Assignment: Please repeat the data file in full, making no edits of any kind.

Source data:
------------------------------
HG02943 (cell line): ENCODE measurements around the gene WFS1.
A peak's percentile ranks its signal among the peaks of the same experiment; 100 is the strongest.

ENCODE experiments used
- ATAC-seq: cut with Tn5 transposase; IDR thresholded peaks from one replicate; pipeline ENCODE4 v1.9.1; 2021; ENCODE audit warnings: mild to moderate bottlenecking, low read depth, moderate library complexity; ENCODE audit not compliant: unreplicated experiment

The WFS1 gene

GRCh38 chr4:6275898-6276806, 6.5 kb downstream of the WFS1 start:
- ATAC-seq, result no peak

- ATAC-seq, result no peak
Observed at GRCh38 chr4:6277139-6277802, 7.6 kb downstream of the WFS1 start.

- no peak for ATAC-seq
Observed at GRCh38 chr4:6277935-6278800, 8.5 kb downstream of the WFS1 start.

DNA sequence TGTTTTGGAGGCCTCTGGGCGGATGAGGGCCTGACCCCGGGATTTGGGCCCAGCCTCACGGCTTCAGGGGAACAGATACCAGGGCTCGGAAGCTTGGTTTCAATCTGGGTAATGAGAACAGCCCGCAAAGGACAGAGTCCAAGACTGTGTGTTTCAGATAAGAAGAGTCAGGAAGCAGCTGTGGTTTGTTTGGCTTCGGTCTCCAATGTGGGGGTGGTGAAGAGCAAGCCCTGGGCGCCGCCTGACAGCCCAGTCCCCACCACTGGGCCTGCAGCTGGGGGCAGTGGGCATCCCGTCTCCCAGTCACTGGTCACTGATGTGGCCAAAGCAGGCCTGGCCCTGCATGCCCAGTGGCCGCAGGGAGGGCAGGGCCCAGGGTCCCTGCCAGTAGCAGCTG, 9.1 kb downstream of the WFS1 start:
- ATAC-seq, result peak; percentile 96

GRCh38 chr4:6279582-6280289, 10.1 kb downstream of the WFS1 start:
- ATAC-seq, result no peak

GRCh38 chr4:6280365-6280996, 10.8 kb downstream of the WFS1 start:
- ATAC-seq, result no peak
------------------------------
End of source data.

HG02943 (cell line): ENCODE measurements around the gene WFS1.
A peak's percentile ranks its signal among the peaks of the same experiment; 100 is the strongest.

ENCODE experiments used
- ATAC-seq: cut with Tn5 transposase; IDR thresholded peaks from one replicate; pipeline ENCODE4 v1.9.1; 2021; ENCODE audit warnings: mild to moderate bottlenecking, low read depth, moderate library complexity; ENCODE audit not compliant: unreplicated experiment

The WFS1 gene

GRCh38 chr4:6275898-6276806, 6.5 kb downstream of the WFS1 start:
- ATAC-seq, result no peak

- ATAC-seq, result no peak
Observed at GRCh38 chr4:6277139-6277802, 7.6 kb downstream of the WFS1 start.

- no peak for ATAC-seq
Observed at GRCh38 chr4:6277935-6278800, 8.5 kb downstream of the WFS1 start.

DNA sequence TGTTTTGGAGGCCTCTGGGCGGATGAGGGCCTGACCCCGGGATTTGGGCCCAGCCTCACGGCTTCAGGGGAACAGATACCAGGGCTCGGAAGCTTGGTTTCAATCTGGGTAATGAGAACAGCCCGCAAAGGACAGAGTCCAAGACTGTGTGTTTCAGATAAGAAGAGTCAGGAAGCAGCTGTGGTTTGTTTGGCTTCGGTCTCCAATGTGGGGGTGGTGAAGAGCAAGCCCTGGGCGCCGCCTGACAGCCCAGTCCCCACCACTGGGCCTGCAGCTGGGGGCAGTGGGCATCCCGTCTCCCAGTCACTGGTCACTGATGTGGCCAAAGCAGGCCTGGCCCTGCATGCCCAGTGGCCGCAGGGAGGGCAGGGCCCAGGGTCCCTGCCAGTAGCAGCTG, 9.1 kb downstream of the WFS1 start:
- ATAC-seq, result peak; percentile 96

GRCh38 chr4:6279582-6280289, 10.1 kb downstream of the WFS1 start:
- ATAC-seq, result no peak

GRCh38 chr4:6280365-6280996, 10.8 kb downstream of the WFS1 start:
- ATAC-seq, result no peak